Not Valid for Submission
D06 is a non-specific and non-billable diagnosis code code, consider using a code with a higher level of specificity for a diagnosis of carcinoma in situ of cervix uteri. The code is not specific and is NOT valid for the year 2021 for the submission of HIPAA-covered transactions. Category or Header define the heading of a category of codes that may be further subdivided by the use of 4th, 5th, 6th or 7th characters.
Specific Coding for Carcinoma in situ of cervix uteri
Non-specific codes like D06 require more digits to indicate the appropriate level of specificity. Consider using any of the following ICD-10 codes with a higher level of specificity when coding for carcinoma in situ of cervix uteri:
Tabular List of Diseases and Injuries
The Tabular List of Diseases and Injuries is a list of ICD-10 codes, organized "head to toe" into chapters and sections with coding notes and guidance for inclusions, exclusions, descriptions and more. The following references are applicable to the code D06:
This note appears immediately under a three character code title to further define, or give examples of, the content of the category.
- cervical adenocarcinoma in situ
- cervical intraepithelial glandular neoplasia
- cervical intraepithelial neoplasia III CIN III
- severe dysplasia of cervix uteri
Type 1 ExcludesType 1 Excludes
A type 1 excludes note is a pure excludes note. It means "NOT CODED HERE!" An Excludes1 note indicates that the code excluded should never be used at the same time as the code above the Excludes1 note. An Excludes1 is used when two conditions cannot occur together, such as a congenital form versus an acquired form of the same condition.
Information for Patients
The cervix is the lower part of the uterus, the place where a baby grows during pregnancy. Cervical cancer is caused by a virus called HPV. The virus spreads through sexual contact. Most women's bodies are able to fight HPV infection. But sometimes the virus leads to cancer. You're at higher risk if you smoke, have had many children, use birth control pills for a long time, or have HIV infection.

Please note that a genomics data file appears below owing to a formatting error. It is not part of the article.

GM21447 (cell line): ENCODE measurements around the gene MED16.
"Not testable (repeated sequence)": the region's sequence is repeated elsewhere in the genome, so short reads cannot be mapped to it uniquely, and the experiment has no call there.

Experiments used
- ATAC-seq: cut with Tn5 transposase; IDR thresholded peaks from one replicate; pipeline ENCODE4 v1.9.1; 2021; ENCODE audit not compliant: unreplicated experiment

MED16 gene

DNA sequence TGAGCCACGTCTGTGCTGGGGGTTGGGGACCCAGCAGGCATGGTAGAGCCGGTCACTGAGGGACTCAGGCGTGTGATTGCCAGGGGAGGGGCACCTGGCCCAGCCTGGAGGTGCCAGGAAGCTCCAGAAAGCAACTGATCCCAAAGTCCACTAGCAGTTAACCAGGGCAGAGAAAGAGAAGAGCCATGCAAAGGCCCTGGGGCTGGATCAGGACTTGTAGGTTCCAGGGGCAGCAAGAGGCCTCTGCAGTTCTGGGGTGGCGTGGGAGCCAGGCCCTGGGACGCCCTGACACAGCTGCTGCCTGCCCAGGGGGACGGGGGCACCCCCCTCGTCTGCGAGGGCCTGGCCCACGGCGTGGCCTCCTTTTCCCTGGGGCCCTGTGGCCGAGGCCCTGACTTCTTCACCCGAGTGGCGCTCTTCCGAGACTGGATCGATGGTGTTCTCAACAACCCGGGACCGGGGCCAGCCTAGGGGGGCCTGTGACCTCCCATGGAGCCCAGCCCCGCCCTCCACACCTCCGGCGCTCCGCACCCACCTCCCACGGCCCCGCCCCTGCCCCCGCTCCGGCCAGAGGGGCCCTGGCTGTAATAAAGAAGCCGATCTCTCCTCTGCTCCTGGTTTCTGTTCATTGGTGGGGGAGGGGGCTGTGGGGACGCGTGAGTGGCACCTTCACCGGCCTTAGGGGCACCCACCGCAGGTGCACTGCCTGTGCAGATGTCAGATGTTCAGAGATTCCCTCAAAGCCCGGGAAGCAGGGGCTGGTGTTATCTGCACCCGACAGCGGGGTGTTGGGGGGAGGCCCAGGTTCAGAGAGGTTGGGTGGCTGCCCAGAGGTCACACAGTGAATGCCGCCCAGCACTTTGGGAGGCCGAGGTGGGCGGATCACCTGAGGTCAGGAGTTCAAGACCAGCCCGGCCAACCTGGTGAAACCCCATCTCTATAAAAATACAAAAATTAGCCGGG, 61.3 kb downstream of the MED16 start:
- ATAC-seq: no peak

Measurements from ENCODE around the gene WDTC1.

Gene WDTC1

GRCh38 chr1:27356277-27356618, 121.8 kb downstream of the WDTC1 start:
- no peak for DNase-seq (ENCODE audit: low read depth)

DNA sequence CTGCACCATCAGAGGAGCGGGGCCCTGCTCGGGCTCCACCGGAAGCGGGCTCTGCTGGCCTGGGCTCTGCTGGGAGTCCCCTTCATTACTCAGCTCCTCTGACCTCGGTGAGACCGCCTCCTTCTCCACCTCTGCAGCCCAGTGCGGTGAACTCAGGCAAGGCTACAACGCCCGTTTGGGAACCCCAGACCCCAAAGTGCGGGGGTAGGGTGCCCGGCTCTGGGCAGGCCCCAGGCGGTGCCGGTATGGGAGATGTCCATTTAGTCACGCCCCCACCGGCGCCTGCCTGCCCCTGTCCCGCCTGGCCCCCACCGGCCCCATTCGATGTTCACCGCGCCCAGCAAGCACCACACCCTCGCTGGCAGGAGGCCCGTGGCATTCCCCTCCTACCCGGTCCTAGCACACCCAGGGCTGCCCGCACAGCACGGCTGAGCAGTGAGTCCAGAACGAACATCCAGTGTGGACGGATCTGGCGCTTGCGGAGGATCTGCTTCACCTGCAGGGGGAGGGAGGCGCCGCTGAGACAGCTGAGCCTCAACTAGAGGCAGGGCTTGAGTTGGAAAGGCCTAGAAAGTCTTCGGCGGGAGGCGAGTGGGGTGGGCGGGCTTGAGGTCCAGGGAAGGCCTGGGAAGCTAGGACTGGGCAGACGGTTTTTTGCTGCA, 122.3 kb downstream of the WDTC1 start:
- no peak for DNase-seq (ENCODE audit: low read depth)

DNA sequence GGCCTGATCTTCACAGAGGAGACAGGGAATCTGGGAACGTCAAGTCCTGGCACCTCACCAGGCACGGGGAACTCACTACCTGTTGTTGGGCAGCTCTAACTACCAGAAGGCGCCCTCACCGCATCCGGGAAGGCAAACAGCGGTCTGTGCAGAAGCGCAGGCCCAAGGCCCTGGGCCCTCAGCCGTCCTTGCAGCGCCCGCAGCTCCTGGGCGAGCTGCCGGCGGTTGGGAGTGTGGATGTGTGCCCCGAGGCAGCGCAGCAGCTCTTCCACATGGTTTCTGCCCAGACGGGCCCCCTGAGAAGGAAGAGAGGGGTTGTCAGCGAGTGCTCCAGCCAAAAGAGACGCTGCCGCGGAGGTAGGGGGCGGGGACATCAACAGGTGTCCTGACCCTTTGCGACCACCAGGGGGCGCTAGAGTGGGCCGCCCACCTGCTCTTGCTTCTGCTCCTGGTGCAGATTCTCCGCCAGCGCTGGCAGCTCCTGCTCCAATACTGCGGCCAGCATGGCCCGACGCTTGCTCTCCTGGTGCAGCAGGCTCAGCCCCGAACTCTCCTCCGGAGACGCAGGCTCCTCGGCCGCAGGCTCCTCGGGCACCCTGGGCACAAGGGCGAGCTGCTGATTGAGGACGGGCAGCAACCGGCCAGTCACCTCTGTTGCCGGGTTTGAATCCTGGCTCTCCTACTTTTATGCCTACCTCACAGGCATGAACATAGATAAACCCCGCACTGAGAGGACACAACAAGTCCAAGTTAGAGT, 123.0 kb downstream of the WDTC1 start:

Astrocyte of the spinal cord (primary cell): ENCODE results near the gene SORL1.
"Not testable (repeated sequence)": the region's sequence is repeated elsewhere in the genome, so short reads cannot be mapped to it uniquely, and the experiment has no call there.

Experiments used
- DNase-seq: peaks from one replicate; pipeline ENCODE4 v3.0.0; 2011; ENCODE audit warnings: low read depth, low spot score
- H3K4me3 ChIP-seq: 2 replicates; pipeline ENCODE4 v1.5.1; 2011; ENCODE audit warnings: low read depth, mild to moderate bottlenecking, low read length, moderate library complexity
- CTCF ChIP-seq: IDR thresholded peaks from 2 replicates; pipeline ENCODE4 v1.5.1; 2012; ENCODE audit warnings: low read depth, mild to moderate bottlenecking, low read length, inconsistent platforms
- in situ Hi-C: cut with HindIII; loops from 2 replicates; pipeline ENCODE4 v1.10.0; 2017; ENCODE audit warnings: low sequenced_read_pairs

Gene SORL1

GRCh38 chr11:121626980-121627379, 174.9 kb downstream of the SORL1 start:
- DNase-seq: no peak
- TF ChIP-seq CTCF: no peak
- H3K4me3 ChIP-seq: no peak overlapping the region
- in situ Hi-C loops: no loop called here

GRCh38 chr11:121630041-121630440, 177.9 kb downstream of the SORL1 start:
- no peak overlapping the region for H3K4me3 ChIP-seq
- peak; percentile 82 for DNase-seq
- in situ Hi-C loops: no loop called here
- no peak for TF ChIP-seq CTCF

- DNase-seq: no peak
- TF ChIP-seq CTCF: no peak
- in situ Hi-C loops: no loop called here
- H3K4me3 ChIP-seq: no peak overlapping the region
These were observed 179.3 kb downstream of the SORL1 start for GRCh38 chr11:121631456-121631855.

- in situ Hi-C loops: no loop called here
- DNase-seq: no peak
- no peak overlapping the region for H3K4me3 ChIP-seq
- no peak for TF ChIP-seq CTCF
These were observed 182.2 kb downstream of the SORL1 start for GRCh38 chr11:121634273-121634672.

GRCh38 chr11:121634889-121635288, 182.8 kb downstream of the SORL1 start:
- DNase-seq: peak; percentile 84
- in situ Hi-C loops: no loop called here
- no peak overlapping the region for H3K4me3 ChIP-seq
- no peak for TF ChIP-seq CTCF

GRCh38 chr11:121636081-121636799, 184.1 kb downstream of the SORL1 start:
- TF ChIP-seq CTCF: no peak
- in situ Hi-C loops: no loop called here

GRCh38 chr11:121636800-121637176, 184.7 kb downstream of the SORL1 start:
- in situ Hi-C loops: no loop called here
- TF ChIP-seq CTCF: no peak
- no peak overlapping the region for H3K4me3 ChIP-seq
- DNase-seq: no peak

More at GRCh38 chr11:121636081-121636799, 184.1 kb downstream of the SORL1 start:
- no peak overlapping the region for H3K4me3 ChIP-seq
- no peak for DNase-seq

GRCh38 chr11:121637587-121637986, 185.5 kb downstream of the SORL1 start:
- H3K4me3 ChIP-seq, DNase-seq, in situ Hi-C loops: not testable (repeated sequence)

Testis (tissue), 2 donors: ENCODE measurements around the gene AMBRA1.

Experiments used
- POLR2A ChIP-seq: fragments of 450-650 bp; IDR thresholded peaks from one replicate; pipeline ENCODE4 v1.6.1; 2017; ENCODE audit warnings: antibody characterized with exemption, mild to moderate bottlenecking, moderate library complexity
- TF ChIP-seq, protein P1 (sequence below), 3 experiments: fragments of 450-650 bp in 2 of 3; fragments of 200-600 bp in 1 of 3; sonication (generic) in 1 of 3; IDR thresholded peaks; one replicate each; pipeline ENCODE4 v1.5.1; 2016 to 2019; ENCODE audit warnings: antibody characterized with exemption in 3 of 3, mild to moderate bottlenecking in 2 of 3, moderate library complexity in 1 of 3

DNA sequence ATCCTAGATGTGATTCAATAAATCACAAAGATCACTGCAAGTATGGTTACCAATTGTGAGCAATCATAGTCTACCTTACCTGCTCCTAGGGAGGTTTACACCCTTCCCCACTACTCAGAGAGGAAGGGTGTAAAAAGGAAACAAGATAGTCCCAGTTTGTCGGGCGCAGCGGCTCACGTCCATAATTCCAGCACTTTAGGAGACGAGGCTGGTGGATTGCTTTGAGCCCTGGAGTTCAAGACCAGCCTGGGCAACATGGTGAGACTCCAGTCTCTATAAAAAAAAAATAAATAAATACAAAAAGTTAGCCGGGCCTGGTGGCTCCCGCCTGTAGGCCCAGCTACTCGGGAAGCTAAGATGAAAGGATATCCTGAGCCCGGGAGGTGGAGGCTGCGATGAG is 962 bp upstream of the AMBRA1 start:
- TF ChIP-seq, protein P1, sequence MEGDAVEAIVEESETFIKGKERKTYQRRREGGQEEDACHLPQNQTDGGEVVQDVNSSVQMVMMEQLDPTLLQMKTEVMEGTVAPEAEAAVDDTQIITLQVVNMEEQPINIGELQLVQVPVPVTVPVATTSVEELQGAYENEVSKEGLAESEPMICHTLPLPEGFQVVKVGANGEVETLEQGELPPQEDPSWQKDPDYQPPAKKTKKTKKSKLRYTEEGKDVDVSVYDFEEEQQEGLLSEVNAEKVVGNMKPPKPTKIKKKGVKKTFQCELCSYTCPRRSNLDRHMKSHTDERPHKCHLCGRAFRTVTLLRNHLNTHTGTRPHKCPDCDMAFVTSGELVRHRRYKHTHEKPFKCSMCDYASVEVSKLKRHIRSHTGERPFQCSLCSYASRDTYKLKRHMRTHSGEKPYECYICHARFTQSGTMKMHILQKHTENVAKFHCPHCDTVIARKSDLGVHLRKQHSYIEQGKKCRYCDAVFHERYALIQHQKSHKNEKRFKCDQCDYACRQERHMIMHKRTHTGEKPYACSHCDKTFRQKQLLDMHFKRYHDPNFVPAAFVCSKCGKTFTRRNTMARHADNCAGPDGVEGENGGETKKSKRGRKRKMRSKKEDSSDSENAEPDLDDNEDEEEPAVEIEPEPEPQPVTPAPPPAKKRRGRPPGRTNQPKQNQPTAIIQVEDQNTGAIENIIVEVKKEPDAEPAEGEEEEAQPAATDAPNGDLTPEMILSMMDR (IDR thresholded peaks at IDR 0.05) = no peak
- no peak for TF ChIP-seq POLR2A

Cervical cancer may not cause any symptoms at first. Later, you may have pelvic pain or bleeding from the vagina. It usually takes several years for normal cells in the cervix to turn into cancer cells. Your health care provider can find abnormal cells by doing a Pap test to examine cells from the cervix. You may also have an HPV test. If your results are abnormal, you may need a biopsy or other tests. By getting regular screenings, you can find and treat any problems before they turn into cancer.
Treatment may include surgery, radiation therapy, chemotherapy, or a combination. The choice of treatment depends on the size of the tumor, whether the cancer has spread and whether you would like to become pregnant someday.
Vaccines can protect against several types of HPV, including some that can cause cancer.
NIH: National Cancer Institute
- Cervical Cancer (Centers for Disease Control and Prevention)
- Cervical cancer (Medical Encyclopedia)
- Cervical cancer -- screening and prevention (Medical Encyclopedia)
- Cervical dysplasia (Medical Encyclopedia)
- Treatment Option Overview (Cervical Cancer) - NIH (National Cancer Institute)
[Learn More in MedlinePlus]